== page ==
[Owasp-topten] 'A7 Insufficient Attack Protection' and conflicts of interest

Christian Folini christian.folini at netnea.com
Sun Apr 30 19:52:31 UTC 2017

Hi Paweł,

Thank you for taking this up again.

On Sun, Apr 30, 2017 at 07:15:38AM +0100, Paweł Krawczyk wrote:
> On 04/26/2017 08:09 AM, Christian Folini wrote:.
> > Very often, new ideas face fierce opposition first. The question is
> > if they can stand the test of time.
> The controversy about A7 is not about wording or it being a new idea.
> The controversy is about A7 being an outlier withing the Top10 taxonomy

It is obvious that A7 is an outlier from a taxonomy standpoint.
But I do not see Top10 as a taxonomy project. For me it is more
a tool to talk about weaknesses and risks with people that are not
necessarily techies.

You could argue that Top10 needs to define what it wants to be
before the existing stricter taxonomy is put aside, though.
Personally, I do not have an opinion on that.

> and, more generally, about the alleged usage of Top10 as a sales
> platform,  which inevitably leads to OWASP as a whole (!) losing
> credibility as an independent organisation. 

"Sales platform" and "inevitably losing credibility" sounds a lot like 
the accusations against some OWASP leaders from ten years ago when I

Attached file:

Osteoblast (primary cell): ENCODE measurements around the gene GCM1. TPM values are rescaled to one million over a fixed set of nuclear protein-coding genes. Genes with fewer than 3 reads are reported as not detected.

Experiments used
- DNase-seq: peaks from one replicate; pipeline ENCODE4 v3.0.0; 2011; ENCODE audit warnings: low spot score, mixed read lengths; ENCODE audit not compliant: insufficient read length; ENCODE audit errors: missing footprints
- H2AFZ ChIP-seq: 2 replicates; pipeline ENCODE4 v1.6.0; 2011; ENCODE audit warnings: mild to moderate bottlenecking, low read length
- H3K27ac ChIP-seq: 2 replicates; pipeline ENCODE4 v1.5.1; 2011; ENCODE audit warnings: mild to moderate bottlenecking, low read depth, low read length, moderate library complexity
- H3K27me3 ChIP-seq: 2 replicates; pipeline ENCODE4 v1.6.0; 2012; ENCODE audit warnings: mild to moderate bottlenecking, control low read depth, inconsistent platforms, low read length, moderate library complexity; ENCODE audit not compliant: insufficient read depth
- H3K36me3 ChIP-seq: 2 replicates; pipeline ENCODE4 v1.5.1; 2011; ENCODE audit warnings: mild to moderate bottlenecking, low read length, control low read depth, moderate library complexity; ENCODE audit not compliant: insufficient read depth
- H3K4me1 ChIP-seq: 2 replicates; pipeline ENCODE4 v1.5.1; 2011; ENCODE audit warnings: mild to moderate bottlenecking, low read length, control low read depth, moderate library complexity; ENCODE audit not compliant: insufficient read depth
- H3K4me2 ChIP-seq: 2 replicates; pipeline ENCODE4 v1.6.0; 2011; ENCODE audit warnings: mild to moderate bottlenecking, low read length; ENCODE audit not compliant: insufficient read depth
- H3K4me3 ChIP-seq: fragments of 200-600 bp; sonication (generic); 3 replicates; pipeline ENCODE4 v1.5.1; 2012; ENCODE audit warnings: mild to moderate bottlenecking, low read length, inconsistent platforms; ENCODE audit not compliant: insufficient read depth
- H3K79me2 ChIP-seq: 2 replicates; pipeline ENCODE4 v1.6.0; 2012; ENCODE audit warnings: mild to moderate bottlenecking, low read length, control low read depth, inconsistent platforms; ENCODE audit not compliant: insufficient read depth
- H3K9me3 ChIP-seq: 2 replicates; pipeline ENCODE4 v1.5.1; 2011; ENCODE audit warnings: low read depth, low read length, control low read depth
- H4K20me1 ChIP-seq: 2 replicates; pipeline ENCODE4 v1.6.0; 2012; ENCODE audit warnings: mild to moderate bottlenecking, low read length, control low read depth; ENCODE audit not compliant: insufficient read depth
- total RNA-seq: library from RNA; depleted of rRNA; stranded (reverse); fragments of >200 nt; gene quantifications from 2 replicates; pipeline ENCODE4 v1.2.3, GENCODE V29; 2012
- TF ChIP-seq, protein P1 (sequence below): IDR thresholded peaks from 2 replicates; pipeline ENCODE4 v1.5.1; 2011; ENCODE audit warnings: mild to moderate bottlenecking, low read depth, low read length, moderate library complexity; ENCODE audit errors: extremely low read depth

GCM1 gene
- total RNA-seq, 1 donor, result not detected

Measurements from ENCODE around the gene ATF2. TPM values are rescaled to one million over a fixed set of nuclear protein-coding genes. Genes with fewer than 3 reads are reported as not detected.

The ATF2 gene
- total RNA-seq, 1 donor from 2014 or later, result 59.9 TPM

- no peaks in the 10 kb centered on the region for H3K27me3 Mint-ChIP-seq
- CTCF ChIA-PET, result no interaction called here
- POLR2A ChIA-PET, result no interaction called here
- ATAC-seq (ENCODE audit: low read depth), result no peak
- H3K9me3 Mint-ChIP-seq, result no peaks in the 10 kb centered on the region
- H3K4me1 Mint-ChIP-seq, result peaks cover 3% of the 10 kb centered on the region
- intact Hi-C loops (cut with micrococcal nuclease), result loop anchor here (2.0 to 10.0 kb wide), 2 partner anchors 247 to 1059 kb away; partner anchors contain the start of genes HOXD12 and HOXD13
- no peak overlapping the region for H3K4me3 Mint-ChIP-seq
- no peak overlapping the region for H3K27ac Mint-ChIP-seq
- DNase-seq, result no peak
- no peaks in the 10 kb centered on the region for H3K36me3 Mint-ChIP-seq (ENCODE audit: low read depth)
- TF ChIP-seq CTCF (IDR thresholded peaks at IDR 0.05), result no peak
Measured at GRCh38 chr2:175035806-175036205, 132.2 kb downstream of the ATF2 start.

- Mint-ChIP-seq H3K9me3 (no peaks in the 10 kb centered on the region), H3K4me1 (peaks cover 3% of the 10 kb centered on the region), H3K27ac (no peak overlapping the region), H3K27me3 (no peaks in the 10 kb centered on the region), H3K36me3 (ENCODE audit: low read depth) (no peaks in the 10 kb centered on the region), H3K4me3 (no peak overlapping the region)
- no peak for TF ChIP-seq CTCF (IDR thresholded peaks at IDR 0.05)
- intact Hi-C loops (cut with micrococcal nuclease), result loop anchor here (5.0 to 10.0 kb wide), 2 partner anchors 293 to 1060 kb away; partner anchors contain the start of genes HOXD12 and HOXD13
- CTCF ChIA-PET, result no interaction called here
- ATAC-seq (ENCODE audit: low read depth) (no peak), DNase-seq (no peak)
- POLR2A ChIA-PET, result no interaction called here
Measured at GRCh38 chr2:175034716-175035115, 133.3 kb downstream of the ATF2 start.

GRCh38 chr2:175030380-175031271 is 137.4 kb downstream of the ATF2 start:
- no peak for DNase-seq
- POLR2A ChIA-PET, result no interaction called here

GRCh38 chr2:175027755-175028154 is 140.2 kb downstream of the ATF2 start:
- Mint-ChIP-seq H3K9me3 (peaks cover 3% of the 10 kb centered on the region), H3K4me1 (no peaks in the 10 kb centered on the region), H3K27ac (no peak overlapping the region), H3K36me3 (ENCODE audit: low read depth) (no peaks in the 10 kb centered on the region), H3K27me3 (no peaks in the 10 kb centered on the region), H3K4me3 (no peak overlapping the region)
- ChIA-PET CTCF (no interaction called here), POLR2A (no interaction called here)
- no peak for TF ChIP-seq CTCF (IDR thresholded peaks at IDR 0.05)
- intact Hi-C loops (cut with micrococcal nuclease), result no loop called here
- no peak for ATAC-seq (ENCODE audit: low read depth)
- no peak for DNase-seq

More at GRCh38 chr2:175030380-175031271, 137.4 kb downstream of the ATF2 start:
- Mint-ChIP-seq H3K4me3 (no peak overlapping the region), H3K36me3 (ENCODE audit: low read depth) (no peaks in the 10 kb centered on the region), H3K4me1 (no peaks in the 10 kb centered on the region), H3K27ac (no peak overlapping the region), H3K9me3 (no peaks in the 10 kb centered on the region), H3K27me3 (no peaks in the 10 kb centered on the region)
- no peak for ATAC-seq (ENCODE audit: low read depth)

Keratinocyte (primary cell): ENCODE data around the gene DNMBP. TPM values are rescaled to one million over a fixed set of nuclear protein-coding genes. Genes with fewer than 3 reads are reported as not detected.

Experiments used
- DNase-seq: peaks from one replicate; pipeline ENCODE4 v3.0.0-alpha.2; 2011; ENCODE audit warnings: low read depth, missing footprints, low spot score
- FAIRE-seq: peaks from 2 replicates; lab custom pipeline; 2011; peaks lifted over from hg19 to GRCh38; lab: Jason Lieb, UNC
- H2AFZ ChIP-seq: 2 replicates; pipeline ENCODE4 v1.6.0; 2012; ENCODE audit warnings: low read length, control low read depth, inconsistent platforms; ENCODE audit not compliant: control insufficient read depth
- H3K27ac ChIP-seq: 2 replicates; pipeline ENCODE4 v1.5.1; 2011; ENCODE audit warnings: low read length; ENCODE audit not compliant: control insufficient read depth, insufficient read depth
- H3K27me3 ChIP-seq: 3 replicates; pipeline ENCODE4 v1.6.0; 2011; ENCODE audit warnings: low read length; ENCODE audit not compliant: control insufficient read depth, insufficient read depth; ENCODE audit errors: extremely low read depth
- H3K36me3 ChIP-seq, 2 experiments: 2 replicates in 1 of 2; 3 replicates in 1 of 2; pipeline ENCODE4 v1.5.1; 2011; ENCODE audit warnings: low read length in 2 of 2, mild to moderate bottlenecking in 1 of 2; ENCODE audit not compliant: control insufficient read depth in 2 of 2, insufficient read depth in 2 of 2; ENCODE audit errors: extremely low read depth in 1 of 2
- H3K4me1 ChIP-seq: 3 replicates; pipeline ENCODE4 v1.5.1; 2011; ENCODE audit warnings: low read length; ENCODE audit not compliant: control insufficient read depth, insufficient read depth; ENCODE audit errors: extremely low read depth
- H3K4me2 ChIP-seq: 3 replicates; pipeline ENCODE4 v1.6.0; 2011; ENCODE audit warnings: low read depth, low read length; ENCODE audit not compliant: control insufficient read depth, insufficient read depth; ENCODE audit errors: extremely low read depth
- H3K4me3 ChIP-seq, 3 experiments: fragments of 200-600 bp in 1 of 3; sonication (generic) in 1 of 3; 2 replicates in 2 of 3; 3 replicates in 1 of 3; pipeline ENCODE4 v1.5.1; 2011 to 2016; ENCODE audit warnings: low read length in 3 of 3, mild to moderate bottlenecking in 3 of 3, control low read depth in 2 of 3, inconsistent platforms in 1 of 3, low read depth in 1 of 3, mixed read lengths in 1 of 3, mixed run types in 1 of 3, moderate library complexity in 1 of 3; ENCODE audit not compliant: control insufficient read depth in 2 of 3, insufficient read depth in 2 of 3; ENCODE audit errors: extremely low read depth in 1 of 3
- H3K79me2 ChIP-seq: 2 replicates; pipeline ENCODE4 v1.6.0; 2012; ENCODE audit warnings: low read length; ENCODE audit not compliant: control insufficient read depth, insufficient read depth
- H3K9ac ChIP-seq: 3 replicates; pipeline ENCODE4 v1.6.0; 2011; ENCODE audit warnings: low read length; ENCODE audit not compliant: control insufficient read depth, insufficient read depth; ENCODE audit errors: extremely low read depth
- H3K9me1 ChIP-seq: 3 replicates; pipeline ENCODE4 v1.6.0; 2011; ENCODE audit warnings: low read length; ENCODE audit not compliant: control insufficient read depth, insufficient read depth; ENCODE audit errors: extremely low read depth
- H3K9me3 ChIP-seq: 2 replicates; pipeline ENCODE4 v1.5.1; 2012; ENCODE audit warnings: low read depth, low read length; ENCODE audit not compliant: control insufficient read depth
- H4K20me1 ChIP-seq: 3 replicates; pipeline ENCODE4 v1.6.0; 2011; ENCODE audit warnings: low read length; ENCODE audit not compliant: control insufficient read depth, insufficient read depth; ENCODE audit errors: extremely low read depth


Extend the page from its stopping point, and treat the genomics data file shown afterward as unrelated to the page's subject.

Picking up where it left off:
first got involved. Maybe yes, maybe not. I am working mostly in 
Switzerland and the names you guys associate with that alleged
behaviour are not really present around here. But I can assure you
that my entire commercial competition is using OWASP Top Ten whenever
they open their mouth. They re-shape their offerings to fit into
OWASP taxonomies and projects etc.

What annoys me more than that behaviour is the lack of open source
competition. My niche is ModSecurity and I really wish I could
compete with other open source offerings in the vicinity of A7.
But there are only commercial offerings (at least in my competition).
There is a real need in this regard I think.

> is a completely different category and level of risk - it's not a
> vulnerability per se, it's just a weak second line of defence *if and
> only if real vulnerabilities are present in the app*.

I think this distinction is just ridiculous when we leave the domain of
sophisticated discourse and enter the real world.  I am running some
research together with Damiano Esposito from Zurich University of
Applied Sciences. We are testing the effectiveness of the OWASP
ModSecurity Core Rule Set against a variety of security scanners (Burp,
Zap, Arachni etc.) Our Burp run consists is 2.5M of requests.  A
standard web application without a protection as defined in A7 will
simply let Burp carry out its tests. 2.5M attack attempts.  And your
argumentation says this is not a problem in itself and only becomes one
if real vulnerabilities are present in the app.  As if vulnerabilities
in apps were a rare and exotic occurrence.

This is like a bank with dozens of robbers attempting to drill
through the wall and the bank does not call the police because 
technically this is not a vulnerability in itself, it only becomes a 
problem if the wall has a weak spot. Sounds crazy in my ears.

No: Letting Burp perform 2.5M requests will turn up something. And
that's sure like the amen in church. Stopping the scan is a means of

(In case anybody is interested in that security scanner / Core Rule Set
research, then attend my talk at AppSecEU in Belfast, where I will
present some of the results during my CRS intro talk.)



mailto:christian.folini at netnea.com
twitter: @ChrFolini

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